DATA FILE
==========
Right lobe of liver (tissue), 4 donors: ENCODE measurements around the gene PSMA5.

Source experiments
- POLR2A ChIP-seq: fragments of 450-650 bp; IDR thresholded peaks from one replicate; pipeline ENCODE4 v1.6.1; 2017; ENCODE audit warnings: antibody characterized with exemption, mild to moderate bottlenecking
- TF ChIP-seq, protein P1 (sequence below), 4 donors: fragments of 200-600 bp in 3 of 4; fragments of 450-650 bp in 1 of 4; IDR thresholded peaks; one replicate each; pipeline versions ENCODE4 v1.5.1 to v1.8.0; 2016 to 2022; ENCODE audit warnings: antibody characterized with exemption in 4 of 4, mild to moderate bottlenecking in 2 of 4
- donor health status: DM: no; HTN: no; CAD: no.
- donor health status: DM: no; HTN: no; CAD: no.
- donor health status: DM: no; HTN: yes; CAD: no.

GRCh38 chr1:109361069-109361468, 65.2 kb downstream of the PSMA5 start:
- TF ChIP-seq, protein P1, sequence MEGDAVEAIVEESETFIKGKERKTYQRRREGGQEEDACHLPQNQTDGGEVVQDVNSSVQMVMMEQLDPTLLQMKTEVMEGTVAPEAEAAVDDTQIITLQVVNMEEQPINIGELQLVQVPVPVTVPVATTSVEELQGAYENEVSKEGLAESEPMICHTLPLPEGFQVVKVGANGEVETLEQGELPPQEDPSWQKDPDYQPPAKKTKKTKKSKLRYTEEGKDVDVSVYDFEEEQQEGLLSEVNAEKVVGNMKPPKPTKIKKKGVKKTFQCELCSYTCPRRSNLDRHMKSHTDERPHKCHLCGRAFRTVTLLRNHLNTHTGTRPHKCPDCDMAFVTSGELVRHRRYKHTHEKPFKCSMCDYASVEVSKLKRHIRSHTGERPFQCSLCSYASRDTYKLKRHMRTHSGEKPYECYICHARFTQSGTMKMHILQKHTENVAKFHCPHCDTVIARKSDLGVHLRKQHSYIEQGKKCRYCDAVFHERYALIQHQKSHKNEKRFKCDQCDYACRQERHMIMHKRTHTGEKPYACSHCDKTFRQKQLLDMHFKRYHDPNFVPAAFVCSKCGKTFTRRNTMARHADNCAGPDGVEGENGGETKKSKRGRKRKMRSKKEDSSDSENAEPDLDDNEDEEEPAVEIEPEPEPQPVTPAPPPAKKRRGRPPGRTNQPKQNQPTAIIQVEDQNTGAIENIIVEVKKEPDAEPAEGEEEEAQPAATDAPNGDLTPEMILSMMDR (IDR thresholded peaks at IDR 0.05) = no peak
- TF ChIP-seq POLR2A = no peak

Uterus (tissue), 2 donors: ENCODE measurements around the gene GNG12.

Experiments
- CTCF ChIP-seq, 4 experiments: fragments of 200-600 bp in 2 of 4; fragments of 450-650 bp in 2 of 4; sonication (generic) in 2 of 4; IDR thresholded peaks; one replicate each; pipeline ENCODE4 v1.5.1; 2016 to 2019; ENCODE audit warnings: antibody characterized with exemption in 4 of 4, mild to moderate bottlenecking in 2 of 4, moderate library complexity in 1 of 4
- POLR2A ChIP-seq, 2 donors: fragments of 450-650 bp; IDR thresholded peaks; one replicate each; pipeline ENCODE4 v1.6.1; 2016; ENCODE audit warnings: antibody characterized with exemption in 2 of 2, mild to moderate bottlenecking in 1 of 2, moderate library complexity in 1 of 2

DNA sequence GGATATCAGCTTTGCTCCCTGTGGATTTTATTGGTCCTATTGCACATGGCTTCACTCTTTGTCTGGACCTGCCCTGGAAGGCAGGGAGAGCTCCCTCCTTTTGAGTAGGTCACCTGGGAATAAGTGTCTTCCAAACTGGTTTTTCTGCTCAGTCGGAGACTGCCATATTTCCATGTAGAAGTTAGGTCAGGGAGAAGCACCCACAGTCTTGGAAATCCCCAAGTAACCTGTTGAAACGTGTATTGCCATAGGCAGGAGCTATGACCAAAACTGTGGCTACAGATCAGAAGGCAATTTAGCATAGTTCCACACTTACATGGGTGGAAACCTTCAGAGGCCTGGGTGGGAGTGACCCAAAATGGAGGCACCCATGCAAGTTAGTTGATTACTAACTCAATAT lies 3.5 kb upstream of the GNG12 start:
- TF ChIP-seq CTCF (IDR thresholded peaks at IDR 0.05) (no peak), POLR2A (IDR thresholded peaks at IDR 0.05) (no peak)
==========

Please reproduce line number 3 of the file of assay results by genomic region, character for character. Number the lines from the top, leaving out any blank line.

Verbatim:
- POLR2A ChIP-seq: fragments of 450-650 bp; IDR thresholded peaks from one replicate; pipeline ENCODE4 v1.6.1; 2017; ENCODE audit warnings: antibody characterized with exemption, mild to moderate bottlenecking